Archive | July, 2013

Why Do Aka Foragers Point Their Teeth?

28 Jul

My doctoral dissertation in anthropology (Fancher 2009) was based on Aka and Bofi foragers of the Central African Republic, so I incorporate a lot of “pygmy*” materials into my cultural anthropology and archaeology classes. The wonderful documentary A Caterpillar Moon has been part of every cultural class I’ve ever taught. One of the more intense scenes in this film shows a young Aka male getting his teeth pointed – this is done with a knife and without anesthetic! It looks extraordinarily painful and, not surprisingly, students always ask “Why do they point their teeth?”



The Aka youths in A Caterpillar Moon explain that they get their teeth pointed to attract a mate; both males and females suggest that no one will marry someone who leaves their teeth as they are. This was always the best explanation I could offer: Because in Aka culture pointed incisors are considered attractive. In other words, conformity to arbitrary cultural standards of beauty. That’s really all it takes for something to become normalized across generations. And, once they become established, it takes a very brave trendsetter to decide to not do the “normal thing.” In this case, who wants to risk their long-term happiness to avoid the short-term pain of tooth pointing?

Of course, when students asked the obvious follow-up question, “Why are pointed incisors considered attractive among the Aka?,” I was stumped, usually offering a lame “because they are…” After all, how many fashion trends in the U.S. make sense? Now, thanks to Bonnie Hewlett’s ethnographic research, I have a more complete answer. Hewlett interviewed an Aka woman named Nali who explained:

“If you do not get your teeth pointed, people will laugh at you and think you look like a chimpanzee, so you get your teeth pointed to distinguish yourself. It is good to do this. If you are a man or a woman searching for a wife or husband and you see someone who does not have pointed teeth, you say, ‘You there, you are like a chimpanzee. You have big teeth like a chimpanzee! I do not want you.’” (Hewlett 2013:106. Listen, Here Is a Story: Ethnographic Life Narratives from Aka and Ngandu Women of the Congo Basin. Oxford).

Many human cultures engage in beautification processes to distinguish themselves from other animals (How many examples can you think of in your own culture? Please comment below). Nali’s explanation provides a cultural rationale for why pointed teeth are considered attractive in Aka society. If unmodified incisors were associated with chimpanzees in my culture, I’d probably opt to get them pointed too!

Other forest forager groups practice tooth pointing, or have in the past. Haviland et al. tell the tragic story of Ota Benga, an Mbuti pygmy housed in the Bronx Zoo in 1906. Unfortunately, Ota’s sharpened teeth were not seen as a sign of his humanity (as among the Aka), but “as evidence of his supposedly cannibal nature” (2013:97. Cultural Anthropology: The Human Challenge. Also see Bradford and Blume 1992. Ota Benga: The Pygmy in the Zoo). It’s astonishing that the same cultural practice can be so differently interpreted depending on one’s perspective. It also highlights a simple truth of anthropology: When in doubt about why people in a foreign culture do something “strange,” ask them.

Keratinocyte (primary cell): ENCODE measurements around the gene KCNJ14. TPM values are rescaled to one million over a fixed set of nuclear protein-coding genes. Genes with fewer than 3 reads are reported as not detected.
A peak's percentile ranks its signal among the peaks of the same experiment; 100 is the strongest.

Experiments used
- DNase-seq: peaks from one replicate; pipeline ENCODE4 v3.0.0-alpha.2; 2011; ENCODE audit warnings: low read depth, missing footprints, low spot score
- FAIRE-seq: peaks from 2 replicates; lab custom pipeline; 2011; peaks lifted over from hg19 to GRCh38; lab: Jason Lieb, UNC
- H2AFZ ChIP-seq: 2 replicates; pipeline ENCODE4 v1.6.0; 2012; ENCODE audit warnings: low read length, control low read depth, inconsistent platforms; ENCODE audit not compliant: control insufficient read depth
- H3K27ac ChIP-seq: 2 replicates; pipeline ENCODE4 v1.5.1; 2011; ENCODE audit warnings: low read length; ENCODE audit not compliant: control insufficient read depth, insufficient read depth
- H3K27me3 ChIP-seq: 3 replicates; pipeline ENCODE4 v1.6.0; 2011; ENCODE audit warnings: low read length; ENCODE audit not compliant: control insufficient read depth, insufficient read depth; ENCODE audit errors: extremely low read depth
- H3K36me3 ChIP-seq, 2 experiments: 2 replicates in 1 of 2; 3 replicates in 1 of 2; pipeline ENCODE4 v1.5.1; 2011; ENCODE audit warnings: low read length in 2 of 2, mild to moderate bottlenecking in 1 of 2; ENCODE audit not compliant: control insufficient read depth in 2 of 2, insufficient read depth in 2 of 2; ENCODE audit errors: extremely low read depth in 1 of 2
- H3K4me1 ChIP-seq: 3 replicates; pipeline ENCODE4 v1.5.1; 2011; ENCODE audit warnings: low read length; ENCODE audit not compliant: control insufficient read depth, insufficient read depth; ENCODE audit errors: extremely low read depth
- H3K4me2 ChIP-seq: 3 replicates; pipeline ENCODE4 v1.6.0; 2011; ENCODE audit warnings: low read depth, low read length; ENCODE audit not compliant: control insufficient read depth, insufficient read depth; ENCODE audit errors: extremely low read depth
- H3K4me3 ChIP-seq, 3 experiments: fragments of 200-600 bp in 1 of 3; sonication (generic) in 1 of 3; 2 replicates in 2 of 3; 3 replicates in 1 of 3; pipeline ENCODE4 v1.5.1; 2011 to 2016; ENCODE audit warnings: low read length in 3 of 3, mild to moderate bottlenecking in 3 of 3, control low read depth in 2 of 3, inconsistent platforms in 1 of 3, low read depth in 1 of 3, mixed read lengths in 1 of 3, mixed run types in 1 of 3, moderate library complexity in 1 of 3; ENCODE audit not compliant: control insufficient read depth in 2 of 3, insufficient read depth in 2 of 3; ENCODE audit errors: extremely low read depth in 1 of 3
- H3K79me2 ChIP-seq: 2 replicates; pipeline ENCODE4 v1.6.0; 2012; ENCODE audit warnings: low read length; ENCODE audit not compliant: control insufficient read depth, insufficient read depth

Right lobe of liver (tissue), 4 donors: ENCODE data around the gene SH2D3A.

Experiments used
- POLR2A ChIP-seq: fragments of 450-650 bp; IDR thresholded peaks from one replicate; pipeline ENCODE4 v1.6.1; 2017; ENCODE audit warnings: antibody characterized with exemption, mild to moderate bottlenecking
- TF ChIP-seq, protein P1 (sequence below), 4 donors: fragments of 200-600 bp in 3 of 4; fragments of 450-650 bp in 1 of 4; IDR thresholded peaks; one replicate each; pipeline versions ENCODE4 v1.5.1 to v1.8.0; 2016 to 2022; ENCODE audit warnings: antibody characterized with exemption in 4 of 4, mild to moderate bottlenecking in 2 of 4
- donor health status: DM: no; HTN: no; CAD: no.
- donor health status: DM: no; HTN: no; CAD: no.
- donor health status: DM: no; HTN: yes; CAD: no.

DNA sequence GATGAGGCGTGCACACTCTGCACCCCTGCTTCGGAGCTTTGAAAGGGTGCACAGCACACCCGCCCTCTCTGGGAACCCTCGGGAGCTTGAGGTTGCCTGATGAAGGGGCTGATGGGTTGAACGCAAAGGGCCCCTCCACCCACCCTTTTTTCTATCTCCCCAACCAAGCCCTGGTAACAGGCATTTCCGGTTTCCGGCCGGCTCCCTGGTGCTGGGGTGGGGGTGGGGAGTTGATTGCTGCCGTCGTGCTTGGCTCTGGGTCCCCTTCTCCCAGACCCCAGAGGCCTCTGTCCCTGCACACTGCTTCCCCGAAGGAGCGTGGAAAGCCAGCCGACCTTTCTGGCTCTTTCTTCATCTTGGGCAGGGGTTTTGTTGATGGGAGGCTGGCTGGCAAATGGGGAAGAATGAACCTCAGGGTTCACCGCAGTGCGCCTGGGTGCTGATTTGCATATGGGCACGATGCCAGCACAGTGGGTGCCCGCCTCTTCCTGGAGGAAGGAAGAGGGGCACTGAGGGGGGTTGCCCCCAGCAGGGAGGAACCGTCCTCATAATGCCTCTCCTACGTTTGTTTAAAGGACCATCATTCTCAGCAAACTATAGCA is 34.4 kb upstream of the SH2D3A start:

*Forest forager is the preferred term (see Hewlett and Fancher 2013).

Optimal Foraging at the Supermarket

19 Jul


Author Michael Pollan offers some brief words of advice for those of us who do our foraging at the grocery store:

Theoretical Nonsense

15 Jul

Evolution by natural selection is a scientific theory about the origins and development of life. And since it is “just a theory,” scientists (including anthropologists) should teach alternative “theories” like Intelligent Design to be fair, right? Wrong! This disingenuous appeal to fairness is an old trick that plays on different uses of the word theory:

“A scientific theory is not a hypothesis or a guess, as the word commonly means when used in casual conversation. A scientific theory is the one explanation that is confirmed by all the known and validated experiments performed to date. Experiments involving evolution have numbered in the hundreds of thousands over the past 150 years. A theory is thus among the most certain forms of scientific knowledge, and evolution is among the most certain of theories” (Shawn Lawrence Otto 2011:167. Fool Me Twice: Fighting the Assault on Science in America).

That’s a wonderfully accurate distinction between a scientific theory and a “just a theory.” Laura Helmuth at provided another statement about the far-reaching power of evolution as a scientific theory today:

“Evolution is a theory the way gravity is a theory [unless you prefer the “theory of intelligent falling”]. It’s not a story or an aesthetic choice or one side of a debate; it’s the way the world works. Everything we know about geology, paleontology, isotope chemistry, genetics, taxonomy, experimental biology, biomedicine, biochemistry, paleoanthropology [emphasis mine], and yes, in some cases even psychology … all of it enriches our understanding of evolution. Whatever levels of analysis you care to use, from molecular to planetary, they all mutually reinforce the discovery that all living things evolve through a process of natural selection. Absolutely nothing in the 154 years since Origin was published has undermined the theory.”

I couldn’t have said it better myself – though I have tried 🙂 Evolution is integral to anthropology, and all of science. To pretend that it is “just a theory” is misleading nonsense.

Dig Wars – Reality TV Show Loots Historical Sites

11 Jul

A great post from American Anthropological Association President Leith Mullings.